15 peeping pilots who lost altitude over sunbathing club face charges (8-24-41)

The Pittsburgh Press (August 24, 1941)


Butler fliers may lose licenses for dropping down for a look

By Phelps Sample

Screenshot (712)

Fifteen pilots may lose their licenses for suddenly losing altitude over a sunbathing club near Zelienople.

Complaints have been filed against them with the Civil Aeronautics Authority at Washington, charging that they deliberately dived low for a glimpse at some 20 men and women absorbing the healthful rays of the sun without the hindrance of clothing.

The spot where they spotted the Vitamin D devotees was the Halcyon Farm, on Route 528 three miles north of Evans City, which neighbors described as a colony of nudists.

But Mrs. H. C. Lawson, wife of the caretaker, declared:

I wouldn’t exactly call it a nudist camp. I’d call it a summer club for sunbathers.

The alleged violations of the law forbidding airplanes to fly lower than 500 feet occurred two weeks ago, when an instructors from the Butler Airport was aloft with a student.

As part of his training, the student was outlining on a map the grassy meadows in the vicinity which could be used for emergency landings.

Suddenly he exclaimed:

Look at the people in swimming down there!

The pilot, more accustomed to viewing sights from the air, also looked, and also exclaimed:

If they’re in swimming, where are their bathing suits?

The lesson was cut abruptly and the planes streaked for the airport. The word was whispered among the other fliers.

The other pilots dashed for their planes.

There was a mass takeoff to see the takeoff.

Soon there were a dozen or more planes, in various formations, circling over the Halcyon Farm as though an air raid were on and it was the enemy objective.

Instead of halcyon, which means calm and peaceful, the air over the farm was bedlam.

There is no evidence to indicate whether five RAF pilots, then stationed at Butler Airport for special training, were among the pilots.

One flier is reported to have dived over the tree tops to where three girls were lying face downward. Just then his motor shut off and he yelled:

Turn over! Turn over!

The motor did turn over again in time to save him from a crash.

Another pilot is supposed to have cleaned up handsomely ferrying passengers over the camp on quick, five-minute trips.

Among the passengers were many who lugged their cameras with them.

At first, according to reports, the sunbathers paid no attention to the planes, but when the dive “bombing” continued, they started running for cover.

Mer. Lawson, who is caretaker of the camp in his spare time when he is not on duty as a Pittsburgh taxi driver, went to the Butler Airport and lodged a formal protest.

Plane numbers read

The law specifies that any plane which flies so low that people on the ground can read the ship’s numbers is flying too near the ground for safety.

Mr. Lawson, according to reports reaching the pilots, supplied quite a few numbers.

Halcyon Farm is located in a deep ravine, the sides of which are so thick with trees and bushes that vision beyond a few yards is impossible.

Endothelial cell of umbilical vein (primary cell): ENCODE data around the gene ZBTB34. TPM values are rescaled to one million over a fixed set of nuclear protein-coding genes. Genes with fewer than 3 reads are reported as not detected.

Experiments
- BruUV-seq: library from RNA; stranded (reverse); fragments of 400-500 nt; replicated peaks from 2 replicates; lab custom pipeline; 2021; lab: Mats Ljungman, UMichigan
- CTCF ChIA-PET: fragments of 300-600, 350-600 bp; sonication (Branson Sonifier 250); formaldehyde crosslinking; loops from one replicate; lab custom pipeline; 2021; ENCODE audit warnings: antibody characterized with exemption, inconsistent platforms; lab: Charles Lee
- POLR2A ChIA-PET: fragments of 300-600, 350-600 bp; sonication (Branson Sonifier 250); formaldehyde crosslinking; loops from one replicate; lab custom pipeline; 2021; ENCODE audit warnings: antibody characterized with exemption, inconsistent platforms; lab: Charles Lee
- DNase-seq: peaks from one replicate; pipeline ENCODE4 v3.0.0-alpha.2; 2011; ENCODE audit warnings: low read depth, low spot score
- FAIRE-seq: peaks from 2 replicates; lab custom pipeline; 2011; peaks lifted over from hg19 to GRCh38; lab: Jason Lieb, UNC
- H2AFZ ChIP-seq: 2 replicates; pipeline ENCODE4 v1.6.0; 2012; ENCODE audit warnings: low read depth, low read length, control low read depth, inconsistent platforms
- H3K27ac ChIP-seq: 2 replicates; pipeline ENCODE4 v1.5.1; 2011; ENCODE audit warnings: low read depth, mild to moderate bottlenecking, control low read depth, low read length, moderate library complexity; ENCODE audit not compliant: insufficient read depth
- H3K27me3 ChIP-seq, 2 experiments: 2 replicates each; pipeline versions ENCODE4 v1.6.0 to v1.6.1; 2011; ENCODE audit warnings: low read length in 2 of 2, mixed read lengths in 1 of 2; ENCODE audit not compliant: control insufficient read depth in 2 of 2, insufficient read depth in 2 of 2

The lonely lane leading down to the camp is protected by everything short of a watchdog.

Surrounded by barbed wire

There is a lock on the gate, barbed wire, and three signs warning against trespassing.

Another sign says:

Sound horn to summon caretaker.

The entire layout is surrounded by barbed wire, and there are “no trespassing” signs posted almost every 50 feet.

On ther grounds are the clubhouse, the home of Mr. and Mrs. Lawson, a badminton court and a swimming pool made by damming a small creek.

This is the first year that the camp has operated.

Mrs. Lawson explained:

This is an outdoor summer camp for ill people. Its purpose is to provide sunbathing for people with such things as skin disease and neuritis.

Club difficult to join

You wear halter and shorts, but then there is a place secluded if you want to sunbathe without them.

However, men and women are separated.

The caretaker’s wife said that the clientele was very restricted.

We have a private membership. Some of the people are sent to us by physicians. You have to sign an application, and then the board of governors has to pass on you.

She said there was one requirement of all members:

You have to be ill in some way.


Hilarious…boys being boys and all that nonsense

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Well, we boys were kinda like that as well when I was in college…

Just like our navy pilots drawing penises in the sky :joy:


:rofl: “What the dickens is this immoral display doin’ here?”

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I do have to say… good thing you were talking about the Navy. If you were in the Army, Gen. Lear would have whooped your ass!

Ahh, that whole modern vs. 40’s eras views on what is and isn’t acceptable in society god bless the US! :smile:

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No, not just that.

Here’s the incident I was referring to.

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The nature of their dressing down not revealed… loose lips sink dicks :laughing:

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So a golf club to the jewels, ouch :grinning:

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Actually, no. The General punished them by forcing them to walk 15 miles to their base.

As for the girls, they didn’t really mind. I read letters from some women who defended the catcalls.